Preparing Your Home for Starlink
SpaceX’s Starlink hardware is shipped to your door (for a fee), putting you in possession of your very own satellite dish and router.
Once your Starlink kit arrives you will simply need to access the Starlink app (available to registered customers only) to pinpoint the best location for your dish and mount. If you are lucky enough to be able to receive a great signal from the ground, it’s as simple as connecting the pieces and plugging it in – or plugging it in and connecting the pieces – the order really doesn’t matter.
The biggest challenge is in getting the placement right for a consistent service throughout the day. Even though this sounds simple enough, you will need reliable internet access to use the app and access the service portal if you have any questions. In most cases, you will need to hire a professional electrician with satellite installation experience to correctly and safely mount your dish to your roof.
There are a number of steps to achieve a safe and reliable roof mount:
- Order the correct roof mount to suit your roof style and shape
- Find the right platform that is easy to access for installation and any future repairs
- Ensure the location for the dish lines up with a suitable position for the Wi-Fi Router inside your home
- Fix the mount to the roof and make the drilled holes watertight
- Attach a longer cable to the fixed mounting and guide the connection through the roof (pinning loose cables down).
- Make a safe and seamless connection inside your home
- Waterproof the cabling and holes made for roof entry
- Test signal strength, upload and download speeds and latency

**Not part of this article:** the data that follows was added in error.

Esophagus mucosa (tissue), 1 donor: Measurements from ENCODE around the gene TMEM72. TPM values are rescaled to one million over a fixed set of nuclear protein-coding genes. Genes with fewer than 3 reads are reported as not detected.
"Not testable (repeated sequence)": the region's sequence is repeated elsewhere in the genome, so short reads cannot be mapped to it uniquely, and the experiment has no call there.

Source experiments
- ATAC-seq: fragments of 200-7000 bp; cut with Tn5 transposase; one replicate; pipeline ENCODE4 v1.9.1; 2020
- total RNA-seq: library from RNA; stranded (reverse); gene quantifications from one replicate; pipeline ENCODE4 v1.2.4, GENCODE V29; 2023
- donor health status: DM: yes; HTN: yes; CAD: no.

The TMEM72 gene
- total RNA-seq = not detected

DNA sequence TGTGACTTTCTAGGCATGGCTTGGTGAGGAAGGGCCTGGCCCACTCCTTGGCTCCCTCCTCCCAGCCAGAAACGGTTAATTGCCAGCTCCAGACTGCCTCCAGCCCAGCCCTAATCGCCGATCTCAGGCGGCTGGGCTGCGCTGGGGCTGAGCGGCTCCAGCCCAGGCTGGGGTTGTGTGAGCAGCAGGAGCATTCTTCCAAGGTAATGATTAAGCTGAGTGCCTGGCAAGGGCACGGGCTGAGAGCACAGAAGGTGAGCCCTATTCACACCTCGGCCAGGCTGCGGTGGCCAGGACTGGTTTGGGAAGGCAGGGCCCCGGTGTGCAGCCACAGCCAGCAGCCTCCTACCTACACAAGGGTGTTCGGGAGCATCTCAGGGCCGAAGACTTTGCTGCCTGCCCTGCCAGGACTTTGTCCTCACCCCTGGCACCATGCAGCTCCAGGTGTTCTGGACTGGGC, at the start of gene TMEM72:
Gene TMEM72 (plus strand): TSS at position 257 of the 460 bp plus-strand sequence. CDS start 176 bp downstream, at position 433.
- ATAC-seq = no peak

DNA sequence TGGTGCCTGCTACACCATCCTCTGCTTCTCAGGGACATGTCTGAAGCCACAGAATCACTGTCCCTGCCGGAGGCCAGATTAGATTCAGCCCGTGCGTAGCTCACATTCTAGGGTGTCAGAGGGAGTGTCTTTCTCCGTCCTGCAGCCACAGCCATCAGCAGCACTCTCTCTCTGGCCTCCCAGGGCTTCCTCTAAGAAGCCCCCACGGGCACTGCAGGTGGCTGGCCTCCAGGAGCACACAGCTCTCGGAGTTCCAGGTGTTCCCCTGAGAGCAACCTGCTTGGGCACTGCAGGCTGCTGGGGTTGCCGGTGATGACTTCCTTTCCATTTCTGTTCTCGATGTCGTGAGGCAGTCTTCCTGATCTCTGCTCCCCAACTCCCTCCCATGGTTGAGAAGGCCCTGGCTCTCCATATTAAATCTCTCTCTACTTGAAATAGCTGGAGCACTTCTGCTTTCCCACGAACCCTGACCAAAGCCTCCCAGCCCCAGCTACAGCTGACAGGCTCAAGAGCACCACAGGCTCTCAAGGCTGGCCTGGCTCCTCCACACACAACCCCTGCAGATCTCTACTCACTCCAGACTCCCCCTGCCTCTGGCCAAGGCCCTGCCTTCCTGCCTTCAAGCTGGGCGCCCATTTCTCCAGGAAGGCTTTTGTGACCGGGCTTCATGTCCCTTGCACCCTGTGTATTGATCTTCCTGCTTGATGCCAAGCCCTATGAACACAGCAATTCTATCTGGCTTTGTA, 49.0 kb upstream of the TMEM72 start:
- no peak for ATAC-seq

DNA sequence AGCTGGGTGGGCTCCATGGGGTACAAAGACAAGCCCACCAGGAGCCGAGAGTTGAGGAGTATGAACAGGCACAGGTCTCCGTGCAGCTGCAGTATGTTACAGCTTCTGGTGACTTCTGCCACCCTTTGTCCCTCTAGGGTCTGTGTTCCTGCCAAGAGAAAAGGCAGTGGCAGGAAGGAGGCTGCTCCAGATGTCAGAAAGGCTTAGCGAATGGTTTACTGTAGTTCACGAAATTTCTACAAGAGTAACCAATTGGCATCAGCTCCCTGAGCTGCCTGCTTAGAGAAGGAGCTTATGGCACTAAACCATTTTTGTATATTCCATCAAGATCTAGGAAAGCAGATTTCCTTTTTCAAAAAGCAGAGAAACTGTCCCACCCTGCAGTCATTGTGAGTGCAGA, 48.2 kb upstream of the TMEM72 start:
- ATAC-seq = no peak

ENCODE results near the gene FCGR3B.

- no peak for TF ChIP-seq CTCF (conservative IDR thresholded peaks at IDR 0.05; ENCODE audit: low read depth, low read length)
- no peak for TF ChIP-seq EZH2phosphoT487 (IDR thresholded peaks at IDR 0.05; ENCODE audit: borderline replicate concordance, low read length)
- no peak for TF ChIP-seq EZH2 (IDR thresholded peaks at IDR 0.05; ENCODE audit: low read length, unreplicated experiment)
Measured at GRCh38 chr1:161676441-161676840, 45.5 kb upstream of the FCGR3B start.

Cost of Starlink in Your Home
Getting started is the hardest part, price-wise. You will be required to buy all your Starlink equipment upfront. In Australia, the current equipment cost is $924 plus an additional $150 shipping. This brings your set-up fee to a total of $1,074. After that, it’s $139 AUD per month for unlimited internet access.
If you are mounting your dish high up, you’ll need to purchase an additional roof mount (the provided mount is for ground only), extra cabling as well as pay the installation fee for a professional service.
For those who don’t have access to fast and reliable internet available at their property, Starlink can provide access that is more efficient and cheaper than traditional satellite offers, with close to broadband speeds and latency, without having to wait for a service provider to dig to your door.
To make that investment work you will need to find the most efficient and secure location for your dish and have it installed by a professional electrician who knows about safe internet installations.
Absolutely On Time Electrical is your Licenced Starlink Installer. Ask us how we can help locate the best position and install your Starlink securely for fast and reliable satellite internet today.